You see, on that day of days Simeon was guided by the Holy Spirit to go – go now (!) – to the Temple because there at long last he would see the Messiah, the fulfillment of the Holy Spirit’s promise and the consolation of Israel.  And so, make no mistake, there’s absolutely no reluctance, hesitation or even any kind of appropriateness here on Simeon’s part; I mean, you don’t just run up to new parents and just pick up their baby, but here’s old Simeon fairly well running into the Temple and scooping up the baby Jesus away from Mary and Joseph, all so he can hold this child in his arms; and once Simeon’s seen that angelic little face, once he’s touched his little fingers, maybe counted his toes and then marveled how something so tiny and so delicate can be so… divine, that’s when Simeon’s song begins, a song of praise and thanksgiving for this child who was and is “a light for revelation to the Gentiles and for glory to your people Israel.”

In Latin, it’s referred to as the Nunc Dimittis, which means “now send away,” and it’s actually used today both during services of holy communion and as a funeral liturgy, for not only is this song this incredible proclamation of God’s salvation prepared for all people, it’s also Simeon’s joyous affirmation that now that the Spirit’s lifelong assurances of a Messiah had come to fruition Simeon himself could die in peace.  In other words, my waiting is over, your work is done, so as in the elegant words of the old King James Version of scripture, “Lord, now lettest thou thy servant depart in peace, according to thy word:  For mine eyes have seen thy salvation.”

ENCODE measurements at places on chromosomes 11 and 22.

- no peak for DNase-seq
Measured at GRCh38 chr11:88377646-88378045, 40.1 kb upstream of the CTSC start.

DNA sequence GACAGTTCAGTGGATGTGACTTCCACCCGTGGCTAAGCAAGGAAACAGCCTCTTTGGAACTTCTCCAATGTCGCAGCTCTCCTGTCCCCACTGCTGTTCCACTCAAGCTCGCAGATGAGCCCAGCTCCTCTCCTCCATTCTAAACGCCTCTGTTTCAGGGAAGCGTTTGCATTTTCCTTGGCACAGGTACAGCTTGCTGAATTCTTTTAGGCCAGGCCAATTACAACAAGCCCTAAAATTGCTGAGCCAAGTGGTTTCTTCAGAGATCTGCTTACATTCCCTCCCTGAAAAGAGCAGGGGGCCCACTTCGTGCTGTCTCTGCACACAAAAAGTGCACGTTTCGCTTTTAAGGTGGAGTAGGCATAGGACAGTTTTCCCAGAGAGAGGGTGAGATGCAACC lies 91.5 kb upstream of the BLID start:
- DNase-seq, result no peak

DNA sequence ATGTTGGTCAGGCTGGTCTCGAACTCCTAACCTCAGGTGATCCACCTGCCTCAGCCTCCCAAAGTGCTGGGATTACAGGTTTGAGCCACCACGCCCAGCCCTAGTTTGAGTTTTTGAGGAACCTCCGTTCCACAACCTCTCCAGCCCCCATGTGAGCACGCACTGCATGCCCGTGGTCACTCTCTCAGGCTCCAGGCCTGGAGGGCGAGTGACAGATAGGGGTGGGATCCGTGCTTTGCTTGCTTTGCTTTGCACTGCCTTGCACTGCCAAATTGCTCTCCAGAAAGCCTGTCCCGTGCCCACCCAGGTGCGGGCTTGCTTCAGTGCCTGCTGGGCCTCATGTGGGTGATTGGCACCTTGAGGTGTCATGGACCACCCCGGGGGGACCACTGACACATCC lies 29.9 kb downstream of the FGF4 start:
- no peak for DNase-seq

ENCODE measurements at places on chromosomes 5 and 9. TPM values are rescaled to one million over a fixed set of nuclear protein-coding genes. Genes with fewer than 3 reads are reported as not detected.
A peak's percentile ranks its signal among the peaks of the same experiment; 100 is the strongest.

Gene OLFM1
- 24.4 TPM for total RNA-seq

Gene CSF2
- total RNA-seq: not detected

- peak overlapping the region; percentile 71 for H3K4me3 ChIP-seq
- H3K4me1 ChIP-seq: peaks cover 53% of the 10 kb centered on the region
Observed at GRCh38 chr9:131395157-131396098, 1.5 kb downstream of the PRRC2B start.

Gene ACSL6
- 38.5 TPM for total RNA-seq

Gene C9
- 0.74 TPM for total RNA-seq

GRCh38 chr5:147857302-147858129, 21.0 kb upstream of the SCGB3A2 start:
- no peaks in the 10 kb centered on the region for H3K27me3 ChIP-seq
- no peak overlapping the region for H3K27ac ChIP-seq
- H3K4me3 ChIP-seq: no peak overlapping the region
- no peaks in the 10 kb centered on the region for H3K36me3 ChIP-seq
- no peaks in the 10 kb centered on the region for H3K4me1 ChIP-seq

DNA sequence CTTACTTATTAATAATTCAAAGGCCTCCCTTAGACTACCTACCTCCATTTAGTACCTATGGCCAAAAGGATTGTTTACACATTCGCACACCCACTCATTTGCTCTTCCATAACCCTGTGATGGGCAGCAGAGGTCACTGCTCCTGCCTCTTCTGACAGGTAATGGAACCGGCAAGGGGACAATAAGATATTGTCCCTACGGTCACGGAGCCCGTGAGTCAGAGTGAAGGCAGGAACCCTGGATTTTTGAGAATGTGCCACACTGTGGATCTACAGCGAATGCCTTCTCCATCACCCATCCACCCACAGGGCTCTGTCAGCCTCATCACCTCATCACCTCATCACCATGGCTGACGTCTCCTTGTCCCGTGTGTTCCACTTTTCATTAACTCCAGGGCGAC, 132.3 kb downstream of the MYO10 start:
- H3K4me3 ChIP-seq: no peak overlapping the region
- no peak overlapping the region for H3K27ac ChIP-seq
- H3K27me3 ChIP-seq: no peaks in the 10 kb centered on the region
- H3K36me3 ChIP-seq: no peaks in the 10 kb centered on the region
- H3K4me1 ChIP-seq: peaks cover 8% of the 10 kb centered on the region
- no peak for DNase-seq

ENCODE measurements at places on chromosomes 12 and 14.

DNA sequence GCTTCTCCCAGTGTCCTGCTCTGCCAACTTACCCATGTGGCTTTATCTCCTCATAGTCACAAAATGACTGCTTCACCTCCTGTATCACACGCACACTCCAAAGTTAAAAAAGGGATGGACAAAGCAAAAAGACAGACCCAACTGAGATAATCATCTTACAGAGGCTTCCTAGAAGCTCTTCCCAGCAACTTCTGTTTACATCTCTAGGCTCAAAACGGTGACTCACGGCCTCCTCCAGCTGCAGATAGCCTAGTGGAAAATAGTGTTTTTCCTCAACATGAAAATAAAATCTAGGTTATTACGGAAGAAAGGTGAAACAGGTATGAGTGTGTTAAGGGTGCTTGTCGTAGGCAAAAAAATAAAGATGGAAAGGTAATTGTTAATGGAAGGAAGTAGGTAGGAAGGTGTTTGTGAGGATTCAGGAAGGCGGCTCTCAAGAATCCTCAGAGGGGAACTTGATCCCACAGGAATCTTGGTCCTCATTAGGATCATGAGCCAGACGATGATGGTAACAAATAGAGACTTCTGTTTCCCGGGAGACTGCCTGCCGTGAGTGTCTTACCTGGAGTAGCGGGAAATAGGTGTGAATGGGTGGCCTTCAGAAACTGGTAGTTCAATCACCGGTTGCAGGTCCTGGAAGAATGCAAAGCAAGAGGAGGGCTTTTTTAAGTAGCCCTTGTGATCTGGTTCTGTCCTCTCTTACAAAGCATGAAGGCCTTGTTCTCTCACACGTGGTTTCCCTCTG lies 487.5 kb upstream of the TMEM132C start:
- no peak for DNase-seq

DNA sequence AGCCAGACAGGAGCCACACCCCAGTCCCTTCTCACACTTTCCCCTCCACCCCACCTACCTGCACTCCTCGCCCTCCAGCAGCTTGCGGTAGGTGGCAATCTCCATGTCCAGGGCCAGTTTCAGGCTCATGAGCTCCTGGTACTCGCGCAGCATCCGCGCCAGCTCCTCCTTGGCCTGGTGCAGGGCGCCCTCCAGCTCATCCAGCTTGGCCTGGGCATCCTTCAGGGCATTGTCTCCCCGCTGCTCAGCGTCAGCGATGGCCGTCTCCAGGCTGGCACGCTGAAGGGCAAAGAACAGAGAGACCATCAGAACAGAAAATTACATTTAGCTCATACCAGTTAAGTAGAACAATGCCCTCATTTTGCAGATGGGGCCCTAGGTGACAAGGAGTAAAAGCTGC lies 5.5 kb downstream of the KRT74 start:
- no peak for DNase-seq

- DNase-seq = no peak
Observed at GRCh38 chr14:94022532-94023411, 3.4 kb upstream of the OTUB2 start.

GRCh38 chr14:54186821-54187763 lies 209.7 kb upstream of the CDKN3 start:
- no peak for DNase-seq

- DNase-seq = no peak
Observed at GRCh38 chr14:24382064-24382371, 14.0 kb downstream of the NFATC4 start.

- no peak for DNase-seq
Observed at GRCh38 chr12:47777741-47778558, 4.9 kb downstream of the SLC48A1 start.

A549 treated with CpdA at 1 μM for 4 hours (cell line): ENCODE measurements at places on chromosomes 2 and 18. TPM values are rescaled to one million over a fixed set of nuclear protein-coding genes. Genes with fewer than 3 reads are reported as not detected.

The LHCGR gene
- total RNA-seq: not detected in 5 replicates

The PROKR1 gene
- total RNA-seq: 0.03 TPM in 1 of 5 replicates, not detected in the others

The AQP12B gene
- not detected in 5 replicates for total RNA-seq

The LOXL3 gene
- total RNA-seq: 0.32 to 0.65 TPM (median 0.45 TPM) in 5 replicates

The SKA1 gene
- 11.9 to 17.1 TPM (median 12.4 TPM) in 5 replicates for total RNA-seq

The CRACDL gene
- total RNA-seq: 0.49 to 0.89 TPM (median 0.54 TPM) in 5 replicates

There are some, you know, who tend to read the words of Simeon’s song as something rather morbid; I mean, why would he even want to talk about death and dying at a time like this, when the light and life of Christmas, to borrow a line from Jean Shepherd here, is at its zenith and all is right with the world?  But you see, Simeon knew that everything in his life had led up to this particular moment of this particular day, and that now that he’d literally seen and held God’s promise in his hands, “after touching and feeling the promise of life which God had granted to him through Christ…” (David Lose, again) then he could accept death “courageously and confidently in the light of God’s promised salvation.”  He could let go now, because the promise had been fulfilled and it had most definitely been worth the wait.

Of course, it needs to be said there that Simeon’s song wasn’t entirely one of joy and praise.  After he’d blessed this child and his parents, Simeon then looked to Mary, and as though to perhaps warn her of what was to come (?), he sings a second verse of his song, of how this child was to “be a sign that will be opposed,” – a “figure misunderstood and contradicted” – “so that the inner thoughts of many will be revealed.”  And, oh yes, Mary, by the way?  “A sword will pierce your own soul, too.”